Luisa Alemany, Associate Professor of Management Practice and Academic Director of Institute of Innovation and Entrepreneurship at London Business School, writes about her latest case study which recently won an award in the EFMD Case Competition in the category of ‘Inclusive Business Model’.
While growing up, Richard Bbaale saw his sister missing school due to lack of access to sanitary towels. After becoming a teacher, he observed the same trend amongst teenage girls, with high levels of absenteeism, and therefore poor grades at the end of the term.
Richard took it upon himself to change things. In 2010, Richard founded BanaPads to make affordable sanitary pads from the stems of banana trees that grow in Uganda. By late 2018 BanaPads had 25,000 unique customers and was selling 400,000 pads per month. However, the current production facilities were not able to meet demand and growth opportunities. Automation of the production facilities required US$500,000 in financing to allow BanaPads to increase production by up to 12x.
However, Richard was struggling to balance how much social impact to trade off for appealing financial projections. What was the right growth plan? And, even more important, how could they attract the necessary financing to make sure that BanaPads would become a self-sustaining company in the long term, while generating social impact?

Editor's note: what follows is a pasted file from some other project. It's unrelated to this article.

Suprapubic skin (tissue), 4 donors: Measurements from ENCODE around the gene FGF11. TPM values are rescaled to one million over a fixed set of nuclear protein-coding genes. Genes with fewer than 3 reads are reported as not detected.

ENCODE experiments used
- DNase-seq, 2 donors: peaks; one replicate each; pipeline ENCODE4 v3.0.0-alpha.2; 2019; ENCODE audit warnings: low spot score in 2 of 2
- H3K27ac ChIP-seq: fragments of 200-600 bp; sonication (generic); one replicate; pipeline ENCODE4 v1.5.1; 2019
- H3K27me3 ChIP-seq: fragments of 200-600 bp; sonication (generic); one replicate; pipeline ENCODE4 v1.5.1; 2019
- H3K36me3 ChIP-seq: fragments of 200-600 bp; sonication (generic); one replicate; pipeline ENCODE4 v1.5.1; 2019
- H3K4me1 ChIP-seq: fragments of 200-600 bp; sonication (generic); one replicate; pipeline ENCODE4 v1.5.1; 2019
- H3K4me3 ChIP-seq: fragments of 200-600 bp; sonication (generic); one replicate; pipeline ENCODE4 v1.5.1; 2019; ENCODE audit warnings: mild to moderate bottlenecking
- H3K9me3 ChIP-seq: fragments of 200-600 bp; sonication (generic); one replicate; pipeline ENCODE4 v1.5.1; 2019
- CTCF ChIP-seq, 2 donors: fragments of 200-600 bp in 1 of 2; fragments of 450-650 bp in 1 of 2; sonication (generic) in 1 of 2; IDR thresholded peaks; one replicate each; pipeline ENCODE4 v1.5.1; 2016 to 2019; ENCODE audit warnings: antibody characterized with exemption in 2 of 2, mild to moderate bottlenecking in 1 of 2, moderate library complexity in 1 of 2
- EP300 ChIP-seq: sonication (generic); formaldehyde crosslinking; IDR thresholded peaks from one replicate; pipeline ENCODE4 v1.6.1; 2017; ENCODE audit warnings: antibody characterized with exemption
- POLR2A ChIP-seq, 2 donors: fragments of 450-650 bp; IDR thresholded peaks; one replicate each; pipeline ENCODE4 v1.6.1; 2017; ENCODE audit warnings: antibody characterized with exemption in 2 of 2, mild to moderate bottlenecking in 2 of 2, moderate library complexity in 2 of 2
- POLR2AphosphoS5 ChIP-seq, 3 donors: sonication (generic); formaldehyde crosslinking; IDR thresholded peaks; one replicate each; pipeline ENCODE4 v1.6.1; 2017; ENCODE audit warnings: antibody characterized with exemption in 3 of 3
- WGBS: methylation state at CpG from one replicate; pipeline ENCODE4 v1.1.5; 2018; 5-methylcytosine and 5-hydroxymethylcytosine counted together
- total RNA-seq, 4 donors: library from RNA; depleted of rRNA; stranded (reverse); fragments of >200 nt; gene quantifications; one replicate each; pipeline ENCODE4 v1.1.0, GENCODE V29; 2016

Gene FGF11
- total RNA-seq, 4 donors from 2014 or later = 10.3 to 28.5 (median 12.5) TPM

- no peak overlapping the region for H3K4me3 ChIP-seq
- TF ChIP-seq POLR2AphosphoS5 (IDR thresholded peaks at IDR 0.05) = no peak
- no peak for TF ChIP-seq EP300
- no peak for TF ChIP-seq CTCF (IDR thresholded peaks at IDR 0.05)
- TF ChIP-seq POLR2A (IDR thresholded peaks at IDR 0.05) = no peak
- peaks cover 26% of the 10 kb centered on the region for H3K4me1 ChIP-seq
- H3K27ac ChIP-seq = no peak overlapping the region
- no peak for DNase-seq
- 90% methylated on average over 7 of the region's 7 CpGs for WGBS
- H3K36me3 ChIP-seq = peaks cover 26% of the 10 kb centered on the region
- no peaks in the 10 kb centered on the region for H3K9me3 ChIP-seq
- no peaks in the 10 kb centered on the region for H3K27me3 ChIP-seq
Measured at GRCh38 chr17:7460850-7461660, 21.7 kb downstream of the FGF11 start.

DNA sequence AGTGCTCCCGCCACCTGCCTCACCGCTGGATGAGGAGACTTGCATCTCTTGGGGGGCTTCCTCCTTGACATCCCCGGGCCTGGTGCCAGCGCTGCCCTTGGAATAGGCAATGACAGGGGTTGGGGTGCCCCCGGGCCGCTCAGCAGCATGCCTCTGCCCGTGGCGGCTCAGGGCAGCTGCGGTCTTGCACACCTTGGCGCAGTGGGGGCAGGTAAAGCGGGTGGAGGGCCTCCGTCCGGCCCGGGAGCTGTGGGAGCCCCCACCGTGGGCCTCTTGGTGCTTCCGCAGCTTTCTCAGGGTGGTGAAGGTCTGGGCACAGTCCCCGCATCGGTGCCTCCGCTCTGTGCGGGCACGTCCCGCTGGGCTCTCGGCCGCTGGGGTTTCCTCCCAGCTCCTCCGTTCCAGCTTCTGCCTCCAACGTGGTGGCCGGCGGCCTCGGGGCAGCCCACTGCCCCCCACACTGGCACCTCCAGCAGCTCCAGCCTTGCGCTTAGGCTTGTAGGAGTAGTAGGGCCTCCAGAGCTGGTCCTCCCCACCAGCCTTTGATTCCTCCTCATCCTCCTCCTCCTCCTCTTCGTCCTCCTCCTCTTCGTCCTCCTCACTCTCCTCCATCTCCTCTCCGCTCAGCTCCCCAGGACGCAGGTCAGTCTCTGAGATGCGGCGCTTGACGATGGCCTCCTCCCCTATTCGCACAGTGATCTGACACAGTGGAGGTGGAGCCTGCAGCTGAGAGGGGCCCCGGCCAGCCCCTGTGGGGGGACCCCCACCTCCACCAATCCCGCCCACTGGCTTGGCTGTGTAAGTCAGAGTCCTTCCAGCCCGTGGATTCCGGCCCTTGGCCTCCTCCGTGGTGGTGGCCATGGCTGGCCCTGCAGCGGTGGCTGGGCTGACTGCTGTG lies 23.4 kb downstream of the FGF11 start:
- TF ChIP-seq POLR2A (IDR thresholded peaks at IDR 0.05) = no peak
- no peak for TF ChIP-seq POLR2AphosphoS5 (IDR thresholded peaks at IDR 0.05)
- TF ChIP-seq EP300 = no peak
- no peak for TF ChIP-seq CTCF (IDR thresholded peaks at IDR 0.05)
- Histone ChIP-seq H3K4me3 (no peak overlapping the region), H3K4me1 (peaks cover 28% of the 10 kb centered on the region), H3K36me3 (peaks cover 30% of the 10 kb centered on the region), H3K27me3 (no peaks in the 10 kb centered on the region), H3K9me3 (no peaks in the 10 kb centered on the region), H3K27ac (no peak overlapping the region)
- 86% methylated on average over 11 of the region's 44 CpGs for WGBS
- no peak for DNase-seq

Read full case on LBS Publishing site.
“When I first heard about the story of BanaPads, as a judge in a Social Impact Competition, I was immediately interested. The challenge that Richard, the founder, was facing, with the decision of how much to grow and how to finance that growth while increasing the social impact, was something that many successful social entrepreneurs have to deal with as they move forward. Hybrid organizations, looking for external investors, really need to balance the trade-off between social and financial returns,” said Luisa Alemany.
“It was quite inspiring to find a man fighting and providing support and help for women basic health in Uganda. Richard represents the type of person we need in this world: emphatic, supportive and hard-working,” added Alma Gutierrez and Nicholas Andreou, co-authors of Professor Alemany, and currently both working in the impact investing sector.